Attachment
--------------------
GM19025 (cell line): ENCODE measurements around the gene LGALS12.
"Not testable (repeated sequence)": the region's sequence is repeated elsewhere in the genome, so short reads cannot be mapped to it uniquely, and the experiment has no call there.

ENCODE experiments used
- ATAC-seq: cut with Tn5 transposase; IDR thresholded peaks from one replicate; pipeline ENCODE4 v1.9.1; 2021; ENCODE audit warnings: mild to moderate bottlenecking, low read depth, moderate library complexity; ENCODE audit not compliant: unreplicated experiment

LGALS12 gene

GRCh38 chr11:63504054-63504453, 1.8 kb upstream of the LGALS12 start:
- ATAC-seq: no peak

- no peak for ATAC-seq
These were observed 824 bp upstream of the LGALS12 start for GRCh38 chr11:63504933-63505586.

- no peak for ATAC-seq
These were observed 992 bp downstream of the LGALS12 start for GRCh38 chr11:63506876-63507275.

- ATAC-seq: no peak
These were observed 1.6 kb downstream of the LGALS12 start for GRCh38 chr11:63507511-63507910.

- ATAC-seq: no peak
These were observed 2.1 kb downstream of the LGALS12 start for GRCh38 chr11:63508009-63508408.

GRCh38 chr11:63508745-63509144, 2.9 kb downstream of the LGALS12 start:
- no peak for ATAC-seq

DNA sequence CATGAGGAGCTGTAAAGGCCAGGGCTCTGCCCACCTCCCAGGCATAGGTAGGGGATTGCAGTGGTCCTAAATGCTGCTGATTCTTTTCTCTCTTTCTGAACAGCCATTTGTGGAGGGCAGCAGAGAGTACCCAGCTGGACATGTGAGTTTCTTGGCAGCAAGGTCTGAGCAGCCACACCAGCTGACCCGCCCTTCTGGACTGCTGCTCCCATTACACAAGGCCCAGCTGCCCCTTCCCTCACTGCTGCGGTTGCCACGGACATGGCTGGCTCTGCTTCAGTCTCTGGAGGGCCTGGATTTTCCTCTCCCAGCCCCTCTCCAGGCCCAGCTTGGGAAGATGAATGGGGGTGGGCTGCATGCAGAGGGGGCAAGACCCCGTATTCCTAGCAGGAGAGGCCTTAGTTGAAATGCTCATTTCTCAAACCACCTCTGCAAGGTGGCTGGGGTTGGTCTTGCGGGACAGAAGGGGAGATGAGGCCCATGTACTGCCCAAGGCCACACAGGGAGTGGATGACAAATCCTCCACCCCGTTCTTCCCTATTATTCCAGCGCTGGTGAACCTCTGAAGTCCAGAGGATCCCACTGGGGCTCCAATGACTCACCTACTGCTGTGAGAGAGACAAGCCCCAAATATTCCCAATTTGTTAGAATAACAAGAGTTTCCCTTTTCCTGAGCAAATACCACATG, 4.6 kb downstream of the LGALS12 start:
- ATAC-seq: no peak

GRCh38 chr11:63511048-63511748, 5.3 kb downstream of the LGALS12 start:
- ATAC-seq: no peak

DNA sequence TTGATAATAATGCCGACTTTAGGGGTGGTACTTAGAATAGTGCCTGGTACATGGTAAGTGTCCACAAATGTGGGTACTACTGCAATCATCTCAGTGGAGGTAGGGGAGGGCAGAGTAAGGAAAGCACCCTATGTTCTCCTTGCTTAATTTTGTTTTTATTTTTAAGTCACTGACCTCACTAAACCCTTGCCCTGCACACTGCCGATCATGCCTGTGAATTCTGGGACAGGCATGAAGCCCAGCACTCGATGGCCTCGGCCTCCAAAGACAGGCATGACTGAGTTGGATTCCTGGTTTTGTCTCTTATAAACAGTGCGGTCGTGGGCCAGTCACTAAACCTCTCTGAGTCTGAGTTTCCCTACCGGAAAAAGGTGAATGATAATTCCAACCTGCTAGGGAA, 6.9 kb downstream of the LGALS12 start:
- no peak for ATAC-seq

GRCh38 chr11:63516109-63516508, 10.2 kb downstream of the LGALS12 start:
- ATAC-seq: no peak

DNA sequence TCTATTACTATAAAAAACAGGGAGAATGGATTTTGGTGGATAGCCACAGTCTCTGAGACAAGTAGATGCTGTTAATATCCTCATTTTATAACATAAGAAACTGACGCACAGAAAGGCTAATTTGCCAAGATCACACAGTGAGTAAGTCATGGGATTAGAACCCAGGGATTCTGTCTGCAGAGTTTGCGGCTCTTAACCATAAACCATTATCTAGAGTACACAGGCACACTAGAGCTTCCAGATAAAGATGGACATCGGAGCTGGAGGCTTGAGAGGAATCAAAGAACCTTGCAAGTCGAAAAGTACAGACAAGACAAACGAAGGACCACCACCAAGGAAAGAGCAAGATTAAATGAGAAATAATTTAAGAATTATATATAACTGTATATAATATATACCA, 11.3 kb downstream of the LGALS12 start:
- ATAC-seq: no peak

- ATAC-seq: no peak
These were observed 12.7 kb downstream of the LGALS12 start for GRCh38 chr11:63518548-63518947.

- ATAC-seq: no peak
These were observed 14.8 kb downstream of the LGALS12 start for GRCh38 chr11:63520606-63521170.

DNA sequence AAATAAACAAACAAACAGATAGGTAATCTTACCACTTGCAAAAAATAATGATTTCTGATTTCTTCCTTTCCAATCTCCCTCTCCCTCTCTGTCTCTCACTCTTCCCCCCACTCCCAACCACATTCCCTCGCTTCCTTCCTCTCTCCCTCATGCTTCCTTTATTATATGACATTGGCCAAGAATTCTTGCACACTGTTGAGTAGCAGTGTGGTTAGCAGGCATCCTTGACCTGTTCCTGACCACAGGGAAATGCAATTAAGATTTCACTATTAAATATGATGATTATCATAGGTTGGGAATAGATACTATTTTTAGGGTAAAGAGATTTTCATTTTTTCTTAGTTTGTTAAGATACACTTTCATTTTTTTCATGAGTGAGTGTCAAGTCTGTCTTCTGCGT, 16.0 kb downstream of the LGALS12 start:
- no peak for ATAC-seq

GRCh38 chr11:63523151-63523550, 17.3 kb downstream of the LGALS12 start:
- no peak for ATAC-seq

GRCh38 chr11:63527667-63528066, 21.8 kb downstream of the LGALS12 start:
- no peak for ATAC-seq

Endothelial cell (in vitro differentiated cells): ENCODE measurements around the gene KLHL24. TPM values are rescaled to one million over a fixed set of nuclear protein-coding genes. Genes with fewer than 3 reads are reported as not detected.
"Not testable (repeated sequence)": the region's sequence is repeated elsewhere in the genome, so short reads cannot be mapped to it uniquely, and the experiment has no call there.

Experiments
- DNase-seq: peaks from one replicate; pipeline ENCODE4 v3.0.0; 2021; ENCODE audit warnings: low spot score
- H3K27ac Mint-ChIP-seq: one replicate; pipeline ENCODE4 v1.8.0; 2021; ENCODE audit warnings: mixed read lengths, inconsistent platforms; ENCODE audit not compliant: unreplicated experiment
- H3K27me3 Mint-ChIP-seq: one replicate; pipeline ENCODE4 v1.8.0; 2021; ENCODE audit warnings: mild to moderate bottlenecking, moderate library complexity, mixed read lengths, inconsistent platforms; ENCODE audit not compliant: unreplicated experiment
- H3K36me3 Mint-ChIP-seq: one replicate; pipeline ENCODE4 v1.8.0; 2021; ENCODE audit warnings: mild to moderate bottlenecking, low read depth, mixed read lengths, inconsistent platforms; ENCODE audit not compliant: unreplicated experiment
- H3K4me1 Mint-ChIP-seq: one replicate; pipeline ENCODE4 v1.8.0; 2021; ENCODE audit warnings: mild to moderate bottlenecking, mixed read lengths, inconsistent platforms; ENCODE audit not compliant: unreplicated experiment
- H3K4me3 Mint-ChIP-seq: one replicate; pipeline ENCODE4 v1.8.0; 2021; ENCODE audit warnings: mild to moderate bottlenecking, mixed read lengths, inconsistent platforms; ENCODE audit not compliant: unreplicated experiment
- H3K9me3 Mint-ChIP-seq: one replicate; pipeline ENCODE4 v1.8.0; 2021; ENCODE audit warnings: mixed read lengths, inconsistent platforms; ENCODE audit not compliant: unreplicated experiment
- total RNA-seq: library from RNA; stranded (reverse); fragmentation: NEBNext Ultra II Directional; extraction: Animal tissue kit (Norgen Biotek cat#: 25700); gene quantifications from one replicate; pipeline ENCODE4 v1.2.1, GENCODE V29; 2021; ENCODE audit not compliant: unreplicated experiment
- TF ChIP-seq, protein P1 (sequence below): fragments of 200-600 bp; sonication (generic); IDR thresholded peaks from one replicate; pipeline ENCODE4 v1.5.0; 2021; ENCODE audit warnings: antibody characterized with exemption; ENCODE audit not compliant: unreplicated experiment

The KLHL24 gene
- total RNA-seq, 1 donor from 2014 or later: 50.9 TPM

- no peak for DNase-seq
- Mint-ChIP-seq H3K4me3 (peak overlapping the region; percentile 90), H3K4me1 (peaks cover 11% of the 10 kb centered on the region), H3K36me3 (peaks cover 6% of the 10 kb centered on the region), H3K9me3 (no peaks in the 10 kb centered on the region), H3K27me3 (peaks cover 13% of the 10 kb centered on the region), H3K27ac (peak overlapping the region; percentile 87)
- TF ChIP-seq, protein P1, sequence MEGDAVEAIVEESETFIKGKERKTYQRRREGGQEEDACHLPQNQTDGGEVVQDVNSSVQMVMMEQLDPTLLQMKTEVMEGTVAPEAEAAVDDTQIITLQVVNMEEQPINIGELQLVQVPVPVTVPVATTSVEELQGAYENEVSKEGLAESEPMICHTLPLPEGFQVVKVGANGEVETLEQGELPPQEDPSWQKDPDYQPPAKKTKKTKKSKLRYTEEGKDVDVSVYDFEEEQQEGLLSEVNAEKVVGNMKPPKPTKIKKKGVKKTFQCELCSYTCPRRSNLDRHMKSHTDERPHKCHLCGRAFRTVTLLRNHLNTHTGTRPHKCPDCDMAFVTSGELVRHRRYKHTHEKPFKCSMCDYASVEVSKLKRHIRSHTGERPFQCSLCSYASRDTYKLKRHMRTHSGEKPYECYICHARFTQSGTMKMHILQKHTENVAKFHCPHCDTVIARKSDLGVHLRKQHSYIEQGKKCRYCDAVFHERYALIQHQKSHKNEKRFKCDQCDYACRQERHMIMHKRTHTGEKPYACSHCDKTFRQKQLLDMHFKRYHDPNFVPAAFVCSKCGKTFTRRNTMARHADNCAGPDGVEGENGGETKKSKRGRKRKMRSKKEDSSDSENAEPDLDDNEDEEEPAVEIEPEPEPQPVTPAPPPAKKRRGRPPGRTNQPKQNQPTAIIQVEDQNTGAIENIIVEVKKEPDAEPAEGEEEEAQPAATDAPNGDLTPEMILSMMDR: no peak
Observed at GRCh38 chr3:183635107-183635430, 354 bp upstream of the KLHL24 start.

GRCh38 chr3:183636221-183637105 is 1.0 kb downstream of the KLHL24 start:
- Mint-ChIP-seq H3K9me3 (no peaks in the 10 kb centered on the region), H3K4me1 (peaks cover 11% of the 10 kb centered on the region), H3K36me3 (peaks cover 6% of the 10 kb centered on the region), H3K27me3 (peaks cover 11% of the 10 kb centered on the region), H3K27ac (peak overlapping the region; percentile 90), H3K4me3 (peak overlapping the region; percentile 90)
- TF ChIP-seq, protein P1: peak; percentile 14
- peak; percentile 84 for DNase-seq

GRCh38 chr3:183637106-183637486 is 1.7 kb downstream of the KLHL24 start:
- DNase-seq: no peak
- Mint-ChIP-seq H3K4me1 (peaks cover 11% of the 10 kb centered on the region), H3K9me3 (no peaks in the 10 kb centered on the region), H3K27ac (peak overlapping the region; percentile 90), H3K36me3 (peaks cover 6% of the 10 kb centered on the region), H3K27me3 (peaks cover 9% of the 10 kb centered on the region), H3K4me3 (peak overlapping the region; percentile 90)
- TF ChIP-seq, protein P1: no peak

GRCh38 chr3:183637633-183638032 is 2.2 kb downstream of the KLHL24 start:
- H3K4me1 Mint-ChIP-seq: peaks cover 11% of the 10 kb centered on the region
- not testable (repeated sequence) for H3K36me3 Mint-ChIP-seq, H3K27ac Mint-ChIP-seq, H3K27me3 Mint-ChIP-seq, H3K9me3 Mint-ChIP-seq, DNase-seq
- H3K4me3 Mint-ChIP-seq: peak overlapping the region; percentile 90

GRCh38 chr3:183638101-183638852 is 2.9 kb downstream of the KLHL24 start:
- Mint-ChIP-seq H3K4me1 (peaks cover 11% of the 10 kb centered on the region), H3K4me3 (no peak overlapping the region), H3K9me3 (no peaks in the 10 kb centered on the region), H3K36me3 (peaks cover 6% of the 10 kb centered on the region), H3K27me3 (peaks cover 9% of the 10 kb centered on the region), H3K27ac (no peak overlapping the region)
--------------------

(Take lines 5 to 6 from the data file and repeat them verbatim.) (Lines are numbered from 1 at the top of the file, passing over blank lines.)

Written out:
LGALS12 gene

GRCh38 chr11:63504054-63504453, 1.8 kb upstream of the LGALS12 start: